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Tucker Carlson denies Gaetz claim that he met witness in FBI probes: ‘One of the weirdest interviews I’ve ever conducted’

Rep. Matt Gaetz (R-Fla.) addressed new, public allegations that he had a sexual relationship with a 17-year-old girl on "Tucker Carlson Tonight" on March 30. (Video: The Washington Post)

Rep. Matt Gaetz (R-Fla.) was on Fox News on Tuesday night, defending himself against newly public allegations that he had a sexual relationship with a 17-year-old girl, when he seemed to pull his interviewer into the matter.

“You and I went to dinner about two years ago, your wife was there, and I brought a friend of mine, you’ll remember her,” Gaetz told Tucker Carlson, connecting that friend to an ongoing Justice Department investigation of the lawmaker.

He alleged that the woman had been “threatened” by the FBI and told “she could face trouble” if she didn’t confess to authorities that Gaetz was involved in a “pay-for-play scheme.”

“I don’t remember the woman you are speaking of or the context at all, honestly,” Carlson cut in to say, visibly stunned.

Later on in the show, Carlson — still looking surprised — appeared to distance himself further from Gaetz, saying: “That was one of the weirdest interviews I’ve ever conducted.”

The Justice Department is investigating Gaetz, a noted ally of former president Donald Trump, over his alleged relationship with a teenage girl, The Washington Post reported, in a probe that began while Trump was still in office. Gaetz has separately insisted his family is being extorted, a claim that is being investigated by the FBI.

Rep. Matt Gaetz faces Justice Dept. investigation over alleged relationship with teen girl

Gaetz’s office did not immediately responded to a request for comment from The Washington Post early Wednesday. A Fox News spokesperson pointed to Carlson’s on-air responses to Gaetz during the show.

The interview on “Tucker Carlson Tonight” capped a stunning few hours of news about the Florida lawmaker, who had been investigated for months in secret by Justice Department officials.

After the New York Times broke news about the inquiry on Tuesday afternoon, Gaetz confirmed the probe to Axios and said the allegations were false. He also claimed the probe was “rooted” in a $25 million extortion effort against his family.

In a separate story, the news site also reported that Gaetz, a three-term congressman, has expressed doubts about seeking reelection in 2022 and has even considered the possibility of leaving early for a job at the conservative media outlet Newsmax.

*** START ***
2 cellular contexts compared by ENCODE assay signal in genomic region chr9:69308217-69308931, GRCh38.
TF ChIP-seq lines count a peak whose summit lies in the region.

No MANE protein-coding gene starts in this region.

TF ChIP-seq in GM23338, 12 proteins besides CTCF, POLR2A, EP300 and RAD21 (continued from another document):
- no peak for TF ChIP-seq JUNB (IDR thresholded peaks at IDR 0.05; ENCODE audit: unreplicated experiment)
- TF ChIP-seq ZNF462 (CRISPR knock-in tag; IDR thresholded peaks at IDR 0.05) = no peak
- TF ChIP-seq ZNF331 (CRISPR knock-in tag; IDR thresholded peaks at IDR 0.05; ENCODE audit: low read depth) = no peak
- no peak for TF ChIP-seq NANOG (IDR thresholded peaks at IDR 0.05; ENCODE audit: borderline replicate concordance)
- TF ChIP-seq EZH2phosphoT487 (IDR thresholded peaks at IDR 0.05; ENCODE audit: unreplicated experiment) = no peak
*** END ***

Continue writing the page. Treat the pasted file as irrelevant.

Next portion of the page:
On Tuesday evening, the lawmaker appeared on “Tucker Carlson Tonight,” slamming the Times report as an attempt to thwart a separate investigation into his extortion claims. Gaetz insisted there was no 17-year-old and denied any allegations of sex trafficking.

“Providing for flights and hotel rooms for people that you’re dating who are of legal age is not a crime,” he told Carlson.

Gaetz specifically blamed the extortion attempt on David McGee, a former Justice Department official. McGee denied those claims to The Post, saying he had no connection to the agency’s probe into possible sex trafficking by Gaetz.

Ex-GOP official Joel Greenberg flaunted ties to Matt Gaetz. Then he was charged with child sex trafficking.

At one point, in what appeared to be an effort to get Carlson to relate to his circumstances, the lawmaker mentioned that the Fox News host was falsely accused of rape years ago.

“I’m not the only person on screen right now who’s been falsely accused of a terrible sex act,” the lawmaker told Tucker Carlson. “You were accused of something you did not do, so you know what this feels like.”

With a puzzled look on his face, Carlson responded: “You just referred to a mentally ill viewer who accused me of a sex crime 20 years ago. And of course, it was not true. I never met the person.”

It was not immediately clear what allegations Gaetz was referring to, or if they had been previously disclosed. In a November 2017 opinion piece for, Carlson wrote that he had been falsely accused of felony rape several years before then by an accountant in Indiana, a woman he “had literally never even seen.”

By the end of the segment, Carlson had not wiped a look of shock from his face. The host said that because “there’s always more than you read in the newspaper,” he and his producers had immediately called the Florida lawmaker to appear on the show and “tell us more” about the federal probe.

“As you saw, he did,” Carlson added. “I don’t think that clarified much, but it certainly showed this is a deeply interesting story.”